You can’t argue with Carl Bialik when he says,
sales, that "conducting a flawed survey can be worse than not conducting
a survey at all". He’s talking about the method that Piper Jaffray analyst
Gene Munster used to estimate that half a million iPhones that
Apple sold in its first weekend: standing in a flagship Apple Store, counting
the number of iPhones sold in some given period of time, and extrapolating.
Munster is suitably sheepish, now:
“We definitely overshot,” Mr. Munster said, adding: “The
part we’re definitely guilty of is building an estimate from three people
visiting three stores over a three-day period.” He projected those sales
to hundreds of other Apple stores and nearly 2,000 stores for AT&T, the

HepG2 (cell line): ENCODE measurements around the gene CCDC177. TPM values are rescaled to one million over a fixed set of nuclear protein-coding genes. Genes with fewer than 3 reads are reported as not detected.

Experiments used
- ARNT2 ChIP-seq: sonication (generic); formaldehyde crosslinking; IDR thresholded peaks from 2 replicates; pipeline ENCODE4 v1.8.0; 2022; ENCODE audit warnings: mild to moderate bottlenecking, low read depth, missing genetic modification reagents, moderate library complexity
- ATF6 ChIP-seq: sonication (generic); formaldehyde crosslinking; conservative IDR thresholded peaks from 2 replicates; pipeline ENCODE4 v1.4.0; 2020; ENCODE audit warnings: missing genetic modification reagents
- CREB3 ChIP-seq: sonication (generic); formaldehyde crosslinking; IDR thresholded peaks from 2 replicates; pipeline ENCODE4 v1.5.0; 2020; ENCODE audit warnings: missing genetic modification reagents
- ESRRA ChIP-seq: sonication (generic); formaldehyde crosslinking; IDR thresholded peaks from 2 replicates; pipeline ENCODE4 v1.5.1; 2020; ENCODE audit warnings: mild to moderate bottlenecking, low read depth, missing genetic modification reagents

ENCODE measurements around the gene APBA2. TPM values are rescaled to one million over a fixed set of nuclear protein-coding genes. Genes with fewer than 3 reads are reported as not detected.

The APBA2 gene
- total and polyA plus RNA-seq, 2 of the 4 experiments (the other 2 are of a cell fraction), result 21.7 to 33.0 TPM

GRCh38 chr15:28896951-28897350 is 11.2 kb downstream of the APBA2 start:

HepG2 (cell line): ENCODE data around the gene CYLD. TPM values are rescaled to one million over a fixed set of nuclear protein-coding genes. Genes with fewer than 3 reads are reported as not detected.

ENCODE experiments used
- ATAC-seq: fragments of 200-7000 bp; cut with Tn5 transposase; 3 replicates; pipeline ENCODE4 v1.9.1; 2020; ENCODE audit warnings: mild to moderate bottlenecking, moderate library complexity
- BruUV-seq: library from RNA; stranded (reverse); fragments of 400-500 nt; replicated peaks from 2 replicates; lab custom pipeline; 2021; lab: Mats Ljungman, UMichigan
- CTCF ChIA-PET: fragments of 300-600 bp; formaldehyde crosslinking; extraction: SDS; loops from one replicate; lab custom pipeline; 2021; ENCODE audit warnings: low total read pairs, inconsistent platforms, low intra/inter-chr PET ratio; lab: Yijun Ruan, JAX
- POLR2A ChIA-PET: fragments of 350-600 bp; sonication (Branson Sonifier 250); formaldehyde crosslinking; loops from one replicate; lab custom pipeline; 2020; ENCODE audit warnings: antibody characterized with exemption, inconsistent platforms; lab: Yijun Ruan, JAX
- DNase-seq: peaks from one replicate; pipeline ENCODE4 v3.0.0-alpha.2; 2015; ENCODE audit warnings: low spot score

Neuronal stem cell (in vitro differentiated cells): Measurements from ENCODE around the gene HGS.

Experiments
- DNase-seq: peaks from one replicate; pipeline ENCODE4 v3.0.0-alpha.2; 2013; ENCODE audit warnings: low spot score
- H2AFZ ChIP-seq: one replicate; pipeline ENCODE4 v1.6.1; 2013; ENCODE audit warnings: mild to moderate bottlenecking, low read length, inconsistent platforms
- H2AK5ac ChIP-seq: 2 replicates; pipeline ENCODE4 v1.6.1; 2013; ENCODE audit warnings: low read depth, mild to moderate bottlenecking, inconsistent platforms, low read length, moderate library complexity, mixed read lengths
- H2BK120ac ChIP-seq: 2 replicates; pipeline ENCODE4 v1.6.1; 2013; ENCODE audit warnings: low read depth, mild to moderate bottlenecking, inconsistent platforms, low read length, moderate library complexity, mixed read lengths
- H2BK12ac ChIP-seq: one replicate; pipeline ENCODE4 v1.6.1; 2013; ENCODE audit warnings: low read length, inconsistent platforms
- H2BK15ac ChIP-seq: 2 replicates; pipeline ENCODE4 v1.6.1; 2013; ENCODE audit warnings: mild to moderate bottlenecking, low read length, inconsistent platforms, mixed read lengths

only carrier to offer the iPhone.
The three stores Munster and his colleagues visited? New York, San Francisco,
and Minneapolis, in the Mall of America. It never seems to have occurred to
Munster that Apple would ship more units to its flagship stores, especially
in media-heavy New York and San Francisco, than it would have allocated to the
Apple Store in Lyndhurst, Ohio, or some random AT&T store in Nebraska.
For every Gene Munster who comes clean, however, there are dozens of highly-paid
equity analysts who will never admit how sketchy their research reports really
are. And it’s not just analysts, either, who are guilty of massive oversimplification:
the risk controls at small US banks, I know, are often laughably simplistic.
(When trying to work out what would happen to their balance sheet in the event
of a sharp drop in interest rates, for instance, they’re liable to simply ignore
the fact that a lot of customers with fixed-rate loans would be likely to refinance.)
This is one of the reasons why academic papers are invaribly more interesting
than Wall Street reports. They show not only their conclusions, but also how
they reached those conclusions. If Wall Street had to do that, I fear it would
lose a great deal of credibility.